Pico de Orizaba -- Trip Report
Our climbing team was composed of 3 people--Nate, Scott and I--all of
We awoke on the 27th to perfect weather. The sun was strong, the sky clear and the air crisp. As we looked longingly at the glacier above, we notice a group of three climbers moving slowly across its crest towards the summit cone. We borrowed a fellow climber’s binocular, and watched with anticipation as the three disappeared over the ridge and onto the top of the mountain. What a wonderful moment, all the climbers at Piedra Grande celebrated for the unknown group moving 4,000 feet above us. After a relaxing morning, we packed up our camp and began our heavy carry. It was close to , and we were moving slowly. We had been told that there would be no water and little snow at the high camps. So we carried 6 liters of water each (for that night and the next day). We moved casually; the following day would be our summit attempt, and we didn’t want to waste any extra energy.
We passed several groups of climbers on their way down. Each of them had summited earlier in the day, and we eagerly gathered what beta we could from the tired troupes. As we continued, we found that taking breaks every half hour made our 50+ pound packs seem a little easier to manage. We made it to our high camp by , having passed several good camping areas (15,000 feet and 15,300 feet), we chose to continue moving to the sites at 15,700 feet. There were three good tent spots at this location and we took the largest of these, since we had the entire location to ourselves. No sooner than we had placed the last tent stake, it began to snow. The weather deteriorated to a hard blowing snow for about an hour. We recorded about three inches of snow. Then, at around , it cleared again just as it had the day before. We celebrated in anticipation of the day that lay ahead.
We lay down at to rest. Even at this altitude, we all fell asleep quickly and slept well. I credit our good sleep to the two nights we spent at 14,400 feet on Iztaccihuatl, followed by one at 14,000 feet on
We suited up in our warmest clothes, as the temperature outside was 20 degrees F and the wind was blowing at about 10 mph. After a quick bite to eat we were off by . We were immediately presented with the challenges of the “Labyrinth”. This is an area which was probably recently covered by the “Tongue” of the glacier. Since then the snow has receded leaving a series of rock and ice gullies. Nate led us through the first several gullies with little aplomb. He had scouted most of the route the previous evening. However, once we passed the point where he had been already, the route finding, through the predawn darkness, became a bit more challenging. We found ourselves in a class 4 gully that was a mix of rock, water ice, and snow. Feeling strong we all made the 60 degree, 30 foot ascent. This would prove to be the technical crux of our climb. We broke out onto the glacier at 16,600 feet, just after as the sun was just beginning to rise.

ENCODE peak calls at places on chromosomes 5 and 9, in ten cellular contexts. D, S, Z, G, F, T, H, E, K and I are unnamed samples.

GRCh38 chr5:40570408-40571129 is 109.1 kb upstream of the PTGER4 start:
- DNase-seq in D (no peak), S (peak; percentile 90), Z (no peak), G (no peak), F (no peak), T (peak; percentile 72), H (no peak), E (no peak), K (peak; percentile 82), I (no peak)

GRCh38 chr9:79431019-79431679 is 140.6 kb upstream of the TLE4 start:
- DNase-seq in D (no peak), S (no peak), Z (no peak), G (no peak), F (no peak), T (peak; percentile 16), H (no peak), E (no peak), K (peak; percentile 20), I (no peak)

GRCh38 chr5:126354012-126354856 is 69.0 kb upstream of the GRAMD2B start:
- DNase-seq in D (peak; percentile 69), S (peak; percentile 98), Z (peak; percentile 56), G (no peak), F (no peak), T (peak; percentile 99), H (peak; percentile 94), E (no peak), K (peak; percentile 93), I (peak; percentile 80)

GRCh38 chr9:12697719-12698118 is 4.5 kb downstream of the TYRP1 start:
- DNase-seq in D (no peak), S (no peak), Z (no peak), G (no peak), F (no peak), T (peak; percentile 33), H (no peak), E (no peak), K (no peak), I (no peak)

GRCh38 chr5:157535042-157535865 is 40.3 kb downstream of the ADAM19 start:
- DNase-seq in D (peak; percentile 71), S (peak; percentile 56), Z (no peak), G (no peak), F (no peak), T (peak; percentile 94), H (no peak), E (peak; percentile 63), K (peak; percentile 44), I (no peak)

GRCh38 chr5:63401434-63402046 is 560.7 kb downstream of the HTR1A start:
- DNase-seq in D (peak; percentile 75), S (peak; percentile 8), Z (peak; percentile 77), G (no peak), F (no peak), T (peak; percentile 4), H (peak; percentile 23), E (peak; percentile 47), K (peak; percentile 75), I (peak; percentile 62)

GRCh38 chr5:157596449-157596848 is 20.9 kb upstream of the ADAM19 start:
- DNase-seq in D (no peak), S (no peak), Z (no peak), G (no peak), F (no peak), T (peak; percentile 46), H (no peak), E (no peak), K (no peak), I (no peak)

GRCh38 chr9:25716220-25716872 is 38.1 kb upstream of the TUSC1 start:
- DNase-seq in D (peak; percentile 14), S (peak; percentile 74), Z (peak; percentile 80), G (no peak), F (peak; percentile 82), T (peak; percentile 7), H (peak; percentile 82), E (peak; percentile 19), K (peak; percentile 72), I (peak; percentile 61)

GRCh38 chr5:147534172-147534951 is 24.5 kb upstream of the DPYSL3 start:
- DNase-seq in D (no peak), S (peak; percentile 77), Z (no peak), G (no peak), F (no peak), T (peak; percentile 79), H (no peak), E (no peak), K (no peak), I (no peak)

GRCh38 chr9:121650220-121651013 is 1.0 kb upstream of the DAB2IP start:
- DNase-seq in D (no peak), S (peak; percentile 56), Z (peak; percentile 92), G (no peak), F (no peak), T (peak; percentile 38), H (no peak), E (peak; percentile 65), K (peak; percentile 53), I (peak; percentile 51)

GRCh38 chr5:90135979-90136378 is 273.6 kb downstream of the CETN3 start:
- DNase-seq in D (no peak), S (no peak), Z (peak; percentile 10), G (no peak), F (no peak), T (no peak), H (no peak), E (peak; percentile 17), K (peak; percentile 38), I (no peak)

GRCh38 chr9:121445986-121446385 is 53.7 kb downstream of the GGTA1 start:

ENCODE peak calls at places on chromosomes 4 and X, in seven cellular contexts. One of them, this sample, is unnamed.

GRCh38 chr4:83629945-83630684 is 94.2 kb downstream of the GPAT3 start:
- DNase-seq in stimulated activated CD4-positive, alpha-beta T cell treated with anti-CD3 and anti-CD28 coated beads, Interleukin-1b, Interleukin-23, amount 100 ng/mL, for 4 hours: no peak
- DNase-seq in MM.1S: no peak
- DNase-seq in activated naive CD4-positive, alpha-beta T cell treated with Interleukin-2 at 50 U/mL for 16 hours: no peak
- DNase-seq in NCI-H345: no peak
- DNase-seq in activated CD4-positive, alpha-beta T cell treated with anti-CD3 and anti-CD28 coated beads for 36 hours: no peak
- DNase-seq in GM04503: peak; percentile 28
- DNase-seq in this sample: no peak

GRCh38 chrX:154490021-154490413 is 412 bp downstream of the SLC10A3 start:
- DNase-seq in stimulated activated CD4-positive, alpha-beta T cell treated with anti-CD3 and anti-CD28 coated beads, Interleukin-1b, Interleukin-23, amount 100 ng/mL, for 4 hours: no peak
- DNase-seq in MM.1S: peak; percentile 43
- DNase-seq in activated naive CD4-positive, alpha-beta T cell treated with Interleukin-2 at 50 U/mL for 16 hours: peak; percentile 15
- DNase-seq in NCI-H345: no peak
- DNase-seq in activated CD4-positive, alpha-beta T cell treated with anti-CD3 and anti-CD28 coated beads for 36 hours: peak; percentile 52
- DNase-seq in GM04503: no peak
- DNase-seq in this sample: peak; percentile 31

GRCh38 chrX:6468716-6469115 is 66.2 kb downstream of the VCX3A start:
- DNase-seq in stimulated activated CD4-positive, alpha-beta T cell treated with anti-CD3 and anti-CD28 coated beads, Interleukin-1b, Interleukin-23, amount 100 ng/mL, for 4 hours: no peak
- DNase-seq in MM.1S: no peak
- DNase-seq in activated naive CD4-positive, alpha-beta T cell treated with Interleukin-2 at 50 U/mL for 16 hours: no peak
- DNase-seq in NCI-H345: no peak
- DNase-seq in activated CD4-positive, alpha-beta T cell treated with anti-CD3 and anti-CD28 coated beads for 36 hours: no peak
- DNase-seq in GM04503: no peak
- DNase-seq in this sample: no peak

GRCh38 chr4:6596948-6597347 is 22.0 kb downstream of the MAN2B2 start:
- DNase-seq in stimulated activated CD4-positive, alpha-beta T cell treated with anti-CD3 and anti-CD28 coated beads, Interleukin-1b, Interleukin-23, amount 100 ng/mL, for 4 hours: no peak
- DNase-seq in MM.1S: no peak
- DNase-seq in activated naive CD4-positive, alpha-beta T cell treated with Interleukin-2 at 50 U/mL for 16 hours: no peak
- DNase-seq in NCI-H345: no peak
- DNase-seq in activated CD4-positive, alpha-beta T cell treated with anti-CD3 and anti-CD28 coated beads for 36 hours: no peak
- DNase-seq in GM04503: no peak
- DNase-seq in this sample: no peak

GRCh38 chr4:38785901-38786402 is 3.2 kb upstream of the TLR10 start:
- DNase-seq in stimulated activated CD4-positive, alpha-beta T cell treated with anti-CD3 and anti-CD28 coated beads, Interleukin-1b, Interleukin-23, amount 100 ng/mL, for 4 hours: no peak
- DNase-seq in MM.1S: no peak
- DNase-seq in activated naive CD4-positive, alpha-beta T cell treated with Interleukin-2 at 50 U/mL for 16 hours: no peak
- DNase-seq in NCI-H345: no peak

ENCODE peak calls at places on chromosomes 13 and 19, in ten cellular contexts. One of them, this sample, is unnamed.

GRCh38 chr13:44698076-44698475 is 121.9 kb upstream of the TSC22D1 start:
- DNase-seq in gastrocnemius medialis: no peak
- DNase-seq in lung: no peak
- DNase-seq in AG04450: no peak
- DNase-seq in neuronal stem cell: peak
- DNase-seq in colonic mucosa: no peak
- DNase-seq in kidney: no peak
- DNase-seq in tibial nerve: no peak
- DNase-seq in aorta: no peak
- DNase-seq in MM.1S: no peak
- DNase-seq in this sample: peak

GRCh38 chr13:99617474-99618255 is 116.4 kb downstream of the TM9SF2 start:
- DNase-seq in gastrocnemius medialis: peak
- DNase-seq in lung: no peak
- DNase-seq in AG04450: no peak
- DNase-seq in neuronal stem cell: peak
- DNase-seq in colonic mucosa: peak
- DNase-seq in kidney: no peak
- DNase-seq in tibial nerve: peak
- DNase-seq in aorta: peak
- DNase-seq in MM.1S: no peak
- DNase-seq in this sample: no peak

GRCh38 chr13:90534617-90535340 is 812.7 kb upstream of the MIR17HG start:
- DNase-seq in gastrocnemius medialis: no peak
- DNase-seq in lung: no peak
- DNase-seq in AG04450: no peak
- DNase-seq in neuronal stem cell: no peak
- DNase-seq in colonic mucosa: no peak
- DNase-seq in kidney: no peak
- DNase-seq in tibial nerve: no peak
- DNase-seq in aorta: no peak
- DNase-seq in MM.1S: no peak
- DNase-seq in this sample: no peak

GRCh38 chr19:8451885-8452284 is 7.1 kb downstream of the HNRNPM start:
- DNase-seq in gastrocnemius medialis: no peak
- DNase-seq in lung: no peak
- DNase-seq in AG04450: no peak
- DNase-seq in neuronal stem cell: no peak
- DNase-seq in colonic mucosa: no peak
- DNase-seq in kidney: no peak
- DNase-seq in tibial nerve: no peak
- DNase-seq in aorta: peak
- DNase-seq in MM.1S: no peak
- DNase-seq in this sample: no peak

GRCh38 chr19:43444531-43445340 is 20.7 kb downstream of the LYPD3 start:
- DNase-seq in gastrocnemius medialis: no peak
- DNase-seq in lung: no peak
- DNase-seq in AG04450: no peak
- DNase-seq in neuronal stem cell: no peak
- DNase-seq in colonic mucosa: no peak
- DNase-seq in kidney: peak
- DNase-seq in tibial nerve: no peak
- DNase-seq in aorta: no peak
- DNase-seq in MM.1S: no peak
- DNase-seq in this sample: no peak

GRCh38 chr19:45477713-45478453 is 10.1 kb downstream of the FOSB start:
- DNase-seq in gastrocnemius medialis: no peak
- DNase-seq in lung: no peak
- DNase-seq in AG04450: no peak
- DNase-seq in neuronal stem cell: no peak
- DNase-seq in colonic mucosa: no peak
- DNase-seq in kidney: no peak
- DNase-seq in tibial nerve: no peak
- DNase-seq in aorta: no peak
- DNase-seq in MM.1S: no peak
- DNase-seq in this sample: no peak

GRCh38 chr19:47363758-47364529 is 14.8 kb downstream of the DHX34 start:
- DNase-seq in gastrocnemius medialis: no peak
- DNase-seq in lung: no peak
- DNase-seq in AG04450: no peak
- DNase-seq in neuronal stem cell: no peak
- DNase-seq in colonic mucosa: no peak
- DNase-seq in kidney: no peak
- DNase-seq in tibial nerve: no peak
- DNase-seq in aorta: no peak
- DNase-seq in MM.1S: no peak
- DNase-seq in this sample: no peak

The looming mass of the previous evening’s storm was beginning to make itself visible. At we stopped for an hour to evaluate the weather. Deciding if it was safe to continue proved to be a difficult call. The top of the storm lay even with our current elevation. None of us were interested in getting disoriented in a whiteout, as we had heard was common on this mountain. Also, it also had the potential of making an already difficult descent through the “Labyrinth” much more dangerous. After much deliberation, we decided the weather was not continuing to deteriorate. We figured that at the very least we had a “window” of opportunity.
Moving quickly at 17,000 feet was not something we could muster, so we moved slowly, but with high spirits. Our route took us high and “climber left” on the Jamapa glacier. The technical difficulty was not great and the slope angle was mostly in the 35-40 degree range. The crux of the glacier was a section that was near 45 degrees. We took breaks often, and watched the storm slowly slide past, below us. After one particularly long rest above the steepest section of the glacier, we began moving again and very abruptly found ourselves on the crater rim. For several hours all we had seen was the sweeping curves of the Jamapa glacier. The sudden contrast of the sharp, vertical rock in the summit crater was psychologically jarring. We dropped our packs in an alcove and stepped onto the true summit together. The wind had ebbed almost entirely and the temperature had risen to a pleasant 36 degrees F. We celebrated, and enjoyed one very wonderful hour in that very special place.
During our stay on the summit, the wind and the sun had helped to form a thin coating of ice on the glacier. This made the descent a bit more interesting; however with careful down-climbing we all arrived back at the high camp unscathed. We packed up our campsite and continued our descent. We began passing climbers heading up to the high camps. They eagerly gathered what beta they could from us, before moving on. The circle was complete. We arrived back at Piedra Grande by .
This was a great trip and one I would recommend to anyone. With adequate acclimatization, I definitely recommend the high camp. At on the morning of our summit bid more than a one envious climber walked through our campsite having left Piedra Grande at .
--Mark, Scott, Nate
Climb the mountains and get their good tidings: Nature's peace will flow into you as sunshine into flowers, the winds will blow their freshness into you, and the storms, their energy and cares will drop off like autumn leaves. -- John Muir